Damascus (AFP) - Dutch priest Frans van der Lugt, who gained renown for his insistence on staying in Syria's besieged city of Homs, was shot dead there on Monday by a masked gunman.

His death was reported by the British-based Syrian Observatory for Human Rights and Syria's state news agency SANA, and was confirmed by the Dutch Jesuit Order.

The motive for his murder was unclear, although Syria's main opposition bloc accused the regime of President Bashar al-Assad of being behind it.

Van der Lugt, 75, had become a well-known figure in the Old City of Homs, respected by many for his solidarity with residents of the rebel-held area under a government siege for nearly two years.

He refused to leave despite constant shelling and dwindling supplies, insisting Syria was his home and he wanted to be with the country's citizens in their time of need.

"I can confirm that he's been killed," Jan Stuyt, secretary of the Dutch Jesuit Order, told AFP by phone.

"A man came into his house, took him outside and shot him twice in the head. In the street in front of his house," he said, adding the priest would be buried in Syria "according to his wishes".

- 'Guard wounded' -

Residents and pro-goverment forces gather at the site …

Residents and pro-goverment forces gather at the site of a car bomb explosion on March 17, 2014 in t …

The opposition National Council said a "masked gunman" who also wounded Van der Lugt's guard from the rebel Free Syrian Army when he stormed the priest's Jesuit monastery and killed him.

Van der Lugt spent nearly five decades in Syria, and told AFP in February that he considered the country to be his home.

"The Syrian people have given me so much, so much kindness, inspiration and everything they have. If the Syrian people are suffering now, I want to share their pain and their difficulties," he said.

He stayed on even as some 1,400 people were evacuated during a UN-supervised operation that began on February 7 and also saw limited supplies of food brought into the city.

Government forces have besieged Homs's Old City for nearly two years, creating increasing dire circumstances for those unable to leave.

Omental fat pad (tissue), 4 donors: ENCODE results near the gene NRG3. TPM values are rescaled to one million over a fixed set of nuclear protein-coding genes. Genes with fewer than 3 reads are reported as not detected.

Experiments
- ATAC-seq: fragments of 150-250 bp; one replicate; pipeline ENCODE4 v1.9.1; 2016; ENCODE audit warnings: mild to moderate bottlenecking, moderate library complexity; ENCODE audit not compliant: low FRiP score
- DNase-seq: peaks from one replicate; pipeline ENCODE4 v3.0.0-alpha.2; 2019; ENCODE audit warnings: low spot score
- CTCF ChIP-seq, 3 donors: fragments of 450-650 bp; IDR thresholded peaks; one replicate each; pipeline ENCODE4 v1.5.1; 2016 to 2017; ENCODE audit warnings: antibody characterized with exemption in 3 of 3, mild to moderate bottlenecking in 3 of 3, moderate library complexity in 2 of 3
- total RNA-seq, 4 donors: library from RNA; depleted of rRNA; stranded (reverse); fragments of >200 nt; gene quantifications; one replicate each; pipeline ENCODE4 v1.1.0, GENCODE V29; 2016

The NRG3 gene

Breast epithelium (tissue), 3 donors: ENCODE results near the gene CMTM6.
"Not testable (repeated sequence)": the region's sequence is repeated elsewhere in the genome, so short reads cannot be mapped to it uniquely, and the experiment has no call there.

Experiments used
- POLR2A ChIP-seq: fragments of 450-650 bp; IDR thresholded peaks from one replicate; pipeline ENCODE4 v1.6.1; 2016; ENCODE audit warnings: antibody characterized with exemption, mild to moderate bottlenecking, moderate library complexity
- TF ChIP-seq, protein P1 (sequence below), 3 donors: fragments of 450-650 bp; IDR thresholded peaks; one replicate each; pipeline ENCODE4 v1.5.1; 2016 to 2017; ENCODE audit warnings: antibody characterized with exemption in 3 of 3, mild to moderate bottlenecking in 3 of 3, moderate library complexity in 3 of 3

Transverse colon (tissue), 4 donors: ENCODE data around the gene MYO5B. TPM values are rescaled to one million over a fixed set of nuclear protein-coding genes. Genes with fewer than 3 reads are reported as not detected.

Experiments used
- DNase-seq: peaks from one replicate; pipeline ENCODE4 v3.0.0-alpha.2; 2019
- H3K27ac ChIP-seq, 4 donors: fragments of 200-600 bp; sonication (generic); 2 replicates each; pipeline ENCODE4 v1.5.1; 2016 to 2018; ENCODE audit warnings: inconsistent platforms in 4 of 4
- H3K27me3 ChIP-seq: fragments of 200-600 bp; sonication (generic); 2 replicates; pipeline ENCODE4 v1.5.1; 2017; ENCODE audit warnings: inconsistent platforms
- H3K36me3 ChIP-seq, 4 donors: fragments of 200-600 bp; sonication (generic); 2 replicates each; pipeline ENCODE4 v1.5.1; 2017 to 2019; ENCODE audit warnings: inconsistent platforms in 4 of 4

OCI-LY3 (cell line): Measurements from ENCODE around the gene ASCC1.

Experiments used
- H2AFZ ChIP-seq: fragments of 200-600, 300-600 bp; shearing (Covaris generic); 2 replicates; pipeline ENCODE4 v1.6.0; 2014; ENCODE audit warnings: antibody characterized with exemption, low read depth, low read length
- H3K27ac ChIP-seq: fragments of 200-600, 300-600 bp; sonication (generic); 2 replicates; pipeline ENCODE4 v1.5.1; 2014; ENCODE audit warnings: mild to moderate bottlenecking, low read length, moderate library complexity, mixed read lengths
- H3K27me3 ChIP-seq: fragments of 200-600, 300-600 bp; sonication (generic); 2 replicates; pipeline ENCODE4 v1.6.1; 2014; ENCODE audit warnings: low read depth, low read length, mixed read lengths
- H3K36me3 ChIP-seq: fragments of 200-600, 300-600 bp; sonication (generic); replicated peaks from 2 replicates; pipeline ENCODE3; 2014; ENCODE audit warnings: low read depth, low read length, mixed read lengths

"The faces of people you see in the street are weak and yellow. Their bodies are weakened and have lost their strength," Van der Lugt said before the UN operation.

"What should we do, die of hunger?"

The siege and shelling whittled away the Old City's population, including a Christian community that shrunk from tens of thousands to just 66, according to the Dutch priest.

A handout picture released by the official Syrian Arab …

A handout picture released by the official Syrian Arab News Agency (SANA) on March 13, 2014, shows w …

Father Frans arrived in Syria in 1966 after spending two years in Lebanon studying Arabic.

He lived in a Jesuit monastery, where he ministered remaining Christians and tried to help poor families -- Muslims and Christians alike.

"I don't see people as Muslims or Christian, I see a human being first and foremost," he told AFP in February.

- 'Man of peace' -

The Vatican praised Van der Lugt as a "man of peace," and expressed "great pain" over his death.

"This is the death of a man of peace, who showed great courage in remaining loyal to the Syrian people despite an extremely risky and difficult situation," spokesman Federico Lombardi said.

"In this moment of great pain, we also express our great pride and gratitude at having had a brother who was so close to the suffering."

Dutch Foreign Affairs Minister Frans Timmermans also mourned the priest on his Facebook page.

"The man that's brought nothing but good in Homs, who became a Syrian among Syrians and refused to leave his people in the lurch, even when things became life-threatening, has been murdered in a cowardly manner," he said.

"Father Frans deserves our thanks and our respect. He must be able to count on our contribution to help end this misery."

The office of Ahmad Jarba, the president of the opposition National Council, condemned the murder "in the strongest terms".

It said the Assad regime was "ultimately responsible for this crime, as the only beneficiary of Father Frans's death".

Assad himself was quoted as saying the "project of political Islam has failed" in Syria, where more than 150,000 people have been killed in a three-year conflict that has come to be dominated by Islamists, ranging from moderates to radicals.

(Source: http://news.yahoo.com/gunman-kills-well-known-dutch-priest-syrias-homs-102152008.html)